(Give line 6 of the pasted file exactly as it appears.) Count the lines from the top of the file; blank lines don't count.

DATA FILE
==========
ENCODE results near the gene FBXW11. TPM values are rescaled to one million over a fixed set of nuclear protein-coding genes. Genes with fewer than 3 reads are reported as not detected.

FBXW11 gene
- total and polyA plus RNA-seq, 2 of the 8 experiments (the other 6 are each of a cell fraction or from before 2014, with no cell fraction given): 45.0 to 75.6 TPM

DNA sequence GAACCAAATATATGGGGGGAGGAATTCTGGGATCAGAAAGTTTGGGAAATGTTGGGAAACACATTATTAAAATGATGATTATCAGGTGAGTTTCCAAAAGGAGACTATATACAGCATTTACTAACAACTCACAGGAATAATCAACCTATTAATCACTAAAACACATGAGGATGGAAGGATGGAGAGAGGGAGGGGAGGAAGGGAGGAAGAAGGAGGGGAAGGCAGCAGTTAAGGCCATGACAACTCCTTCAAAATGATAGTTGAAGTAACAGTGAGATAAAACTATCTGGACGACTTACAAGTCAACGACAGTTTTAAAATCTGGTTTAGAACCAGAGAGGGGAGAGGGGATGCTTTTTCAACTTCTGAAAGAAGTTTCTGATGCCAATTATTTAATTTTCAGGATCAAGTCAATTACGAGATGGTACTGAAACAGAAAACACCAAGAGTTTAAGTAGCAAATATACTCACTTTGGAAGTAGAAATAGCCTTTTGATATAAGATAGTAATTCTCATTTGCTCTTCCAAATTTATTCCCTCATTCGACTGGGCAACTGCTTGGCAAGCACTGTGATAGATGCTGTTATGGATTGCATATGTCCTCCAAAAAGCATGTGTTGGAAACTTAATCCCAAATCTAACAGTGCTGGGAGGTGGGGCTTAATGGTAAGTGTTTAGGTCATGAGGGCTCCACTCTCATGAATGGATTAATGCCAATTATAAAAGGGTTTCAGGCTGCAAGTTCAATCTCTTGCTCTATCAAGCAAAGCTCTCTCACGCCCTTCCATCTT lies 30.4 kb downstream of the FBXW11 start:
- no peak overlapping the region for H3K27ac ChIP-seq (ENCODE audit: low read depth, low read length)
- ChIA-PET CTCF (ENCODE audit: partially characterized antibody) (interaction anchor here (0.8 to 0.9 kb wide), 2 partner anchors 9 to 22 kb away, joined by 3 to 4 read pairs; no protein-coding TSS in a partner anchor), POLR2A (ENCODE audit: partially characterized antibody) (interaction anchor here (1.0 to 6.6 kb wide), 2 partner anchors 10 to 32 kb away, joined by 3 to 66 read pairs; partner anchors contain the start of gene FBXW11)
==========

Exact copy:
- ChIA-PET CTCF (ENCODE audit: partially characterized antibody) (interaction anchor here (0.8 to 0.9 kb wide), 2 partner anchors 9 to 22 kb away, joined by 3 to 4 read pairs; no protein-coding TSS in a partner anchor), POLR2A (ENCODE audit: partially characterized antibody) (interaction anchor here (1.0 to 6.6 kb wide), 2 partner anchors 10 to 32 kb away, joined by 3 to 66 read pairs; partner anchors contain the start of gene FBXW11)